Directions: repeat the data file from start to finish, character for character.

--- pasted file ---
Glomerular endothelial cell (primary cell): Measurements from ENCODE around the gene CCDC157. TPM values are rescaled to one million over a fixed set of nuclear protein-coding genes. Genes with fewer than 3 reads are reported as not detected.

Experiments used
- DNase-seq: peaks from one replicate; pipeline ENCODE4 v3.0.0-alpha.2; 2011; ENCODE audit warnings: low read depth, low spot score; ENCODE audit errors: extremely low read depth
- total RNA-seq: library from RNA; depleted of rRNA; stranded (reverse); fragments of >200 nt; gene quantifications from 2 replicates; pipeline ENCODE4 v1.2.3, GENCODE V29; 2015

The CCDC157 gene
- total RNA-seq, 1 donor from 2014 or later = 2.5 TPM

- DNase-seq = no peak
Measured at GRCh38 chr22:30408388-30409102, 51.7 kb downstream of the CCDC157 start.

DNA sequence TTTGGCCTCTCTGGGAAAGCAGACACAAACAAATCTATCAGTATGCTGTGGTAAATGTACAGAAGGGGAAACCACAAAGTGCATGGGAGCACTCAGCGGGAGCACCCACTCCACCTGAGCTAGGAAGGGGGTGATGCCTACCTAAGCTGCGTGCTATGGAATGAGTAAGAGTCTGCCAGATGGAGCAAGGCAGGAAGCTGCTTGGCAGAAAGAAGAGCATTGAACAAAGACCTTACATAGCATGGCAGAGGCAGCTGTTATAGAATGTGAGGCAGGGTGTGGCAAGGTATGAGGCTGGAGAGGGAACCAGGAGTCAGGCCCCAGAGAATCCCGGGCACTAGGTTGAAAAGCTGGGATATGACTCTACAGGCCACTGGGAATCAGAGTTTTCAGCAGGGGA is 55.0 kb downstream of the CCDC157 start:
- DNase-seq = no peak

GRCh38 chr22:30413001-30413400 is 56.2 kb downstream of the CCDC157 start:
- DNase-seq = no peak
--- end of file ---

Glomerular endothelial cell (primary cell): Measurements from ENCODE around the gene CCDC157. TPM values are rescaled to one million over a fixed set of nuclear protein-coding genes. Genes with fewer than 3 reads are reported as not detected.

Experiments used
- DNase-seq: peaks from one replicate; pipeline ENCODE4 v3.0.0-alpha.2; 2011; ENCODE audit warnings: low read depth, low spot score; ENCODE audit errors: extremely low read depth
- total RNA-seq: library from RNA; depleted of rRNA; stranded (reverse); fragments of >200 nt; gene quantifications from 2 replicates; pipeline ENCODE4 v1.2.3, GENCODE V29; 2015

The CCDC157 gene
- total RNA-seq, 1 donor from 2014 or later = 2.5 TPM

- DNase-seq = no peak
Measured at GRCh38 chr22:30408388-30409102, 51.7 kb downstream of the CCDC157 start.

DNA sequence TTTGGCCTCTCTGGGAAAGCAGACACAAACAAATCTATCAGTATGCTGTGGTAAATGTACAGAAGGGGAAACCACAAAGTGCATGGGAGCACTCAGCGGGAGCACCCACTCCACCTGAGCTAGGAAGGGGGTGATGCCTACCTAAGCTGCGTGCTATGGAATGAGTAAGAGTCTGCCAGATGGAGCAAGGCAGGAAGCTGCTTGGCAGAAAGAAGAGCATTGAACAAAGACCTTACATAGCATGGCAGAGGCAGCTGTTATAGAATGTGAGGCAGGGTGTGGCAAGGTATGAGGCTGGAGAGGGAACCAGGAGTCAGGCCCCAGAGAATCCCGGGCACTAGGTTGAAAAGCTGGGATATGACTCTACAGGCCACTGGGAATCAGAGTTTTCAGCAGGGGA is 55.0 kb downstream of the CCDC157 start:
- DNase-seq = no peak

GRCh38 chr22:30413001-30413400 is 56.2 kb downstream of the CCDC157 start:
- DNase-seq = no peak